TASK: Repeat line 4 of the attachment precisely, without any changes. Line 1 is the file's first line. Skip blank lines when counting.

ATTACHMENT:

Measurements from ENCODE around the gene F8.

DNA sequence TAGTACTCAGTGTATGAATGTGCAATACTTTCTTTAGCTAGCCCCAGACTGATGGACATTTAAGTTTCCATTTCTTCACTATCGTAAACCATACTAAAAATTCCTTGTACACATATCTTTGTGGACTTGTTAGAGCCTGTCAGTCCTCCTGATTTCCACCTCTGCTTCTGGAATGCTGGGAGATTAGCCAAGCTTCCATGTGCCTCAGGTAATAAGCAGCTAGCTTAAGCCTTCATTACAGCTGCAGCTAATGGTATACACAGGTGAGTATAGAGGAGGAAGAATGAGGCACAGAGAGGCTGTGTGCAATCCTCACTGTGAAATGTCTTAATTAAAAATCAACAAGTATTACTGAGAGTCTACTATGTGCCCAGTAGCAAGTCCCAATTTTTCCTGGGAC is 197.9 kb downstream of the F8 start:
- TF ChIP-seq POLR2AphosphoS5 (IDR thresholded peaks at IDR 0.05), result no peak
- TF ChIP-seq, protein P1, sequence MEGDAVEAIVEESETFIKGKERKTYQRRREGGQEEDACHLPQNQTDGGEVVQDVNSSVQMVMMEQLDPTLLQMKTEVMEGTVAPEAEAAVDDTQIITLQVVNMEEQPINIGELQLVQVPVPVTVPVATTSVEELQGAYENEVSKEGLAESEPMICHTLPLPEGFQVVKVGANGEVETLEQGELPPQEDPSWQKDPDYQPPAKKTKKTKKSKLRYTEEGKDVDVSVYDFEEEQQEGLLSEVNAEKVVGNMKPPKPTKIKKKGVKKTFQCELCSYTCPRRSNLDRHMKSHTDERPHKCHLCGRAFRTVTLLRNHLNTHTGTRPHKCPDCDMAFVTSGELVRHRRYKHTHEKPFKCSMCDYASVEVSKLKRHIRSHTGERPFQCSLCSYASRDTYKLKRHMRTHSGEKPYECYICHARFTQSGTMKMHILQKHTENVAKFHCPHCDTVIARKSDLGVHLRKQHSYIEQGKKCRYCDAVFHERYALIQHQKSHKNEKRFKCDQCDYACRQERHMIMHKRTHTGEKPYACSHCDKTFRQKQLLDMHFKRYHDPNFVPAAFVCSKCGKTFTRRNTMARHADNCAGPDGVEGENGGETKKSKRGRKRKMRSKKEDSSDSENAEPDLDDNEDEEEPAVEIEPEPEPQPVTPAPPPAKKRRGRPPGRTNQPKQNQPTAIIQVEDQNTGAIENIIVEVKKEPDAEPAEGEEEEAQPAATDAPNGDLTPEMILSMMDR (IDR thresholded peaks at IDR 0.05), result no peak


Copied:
- TF ChIP-seq, protein P1, sequence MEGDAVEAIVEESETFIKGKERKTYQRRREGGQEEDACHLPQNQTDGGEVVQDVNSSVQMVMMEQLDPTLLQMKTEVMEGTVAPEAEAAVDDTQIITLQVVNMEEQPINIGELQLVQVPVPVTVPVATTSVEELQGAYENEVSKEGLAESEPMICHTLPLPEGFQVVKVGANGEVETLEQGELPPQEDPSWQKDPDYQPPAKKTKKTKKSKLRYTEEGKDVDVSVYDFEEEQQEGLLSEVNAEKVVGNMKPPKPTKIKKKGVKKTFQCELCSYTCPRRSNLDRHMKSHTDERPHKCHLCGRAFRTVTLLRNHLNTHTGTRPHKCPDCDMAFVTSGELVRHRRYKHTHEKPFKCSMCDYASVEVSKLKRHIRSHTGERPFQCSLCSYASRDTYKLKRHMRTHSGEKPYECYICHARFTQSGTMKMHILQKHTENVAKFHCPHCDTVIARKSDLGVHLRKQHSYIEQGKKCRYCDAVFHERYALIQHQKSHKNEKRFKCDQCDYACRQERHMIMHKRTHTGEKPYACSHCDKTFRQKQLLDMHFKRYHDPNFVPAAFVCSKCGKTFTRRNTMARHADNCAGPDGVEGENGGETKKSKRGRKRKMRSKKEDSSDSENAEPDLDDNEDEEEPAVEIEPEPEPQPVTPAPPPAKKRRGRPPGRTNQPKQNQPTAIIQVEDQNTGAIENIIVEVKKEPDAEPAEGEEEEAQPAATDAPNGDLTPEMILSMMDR (IDR thresholded peaks at IDR 0.05), result no peak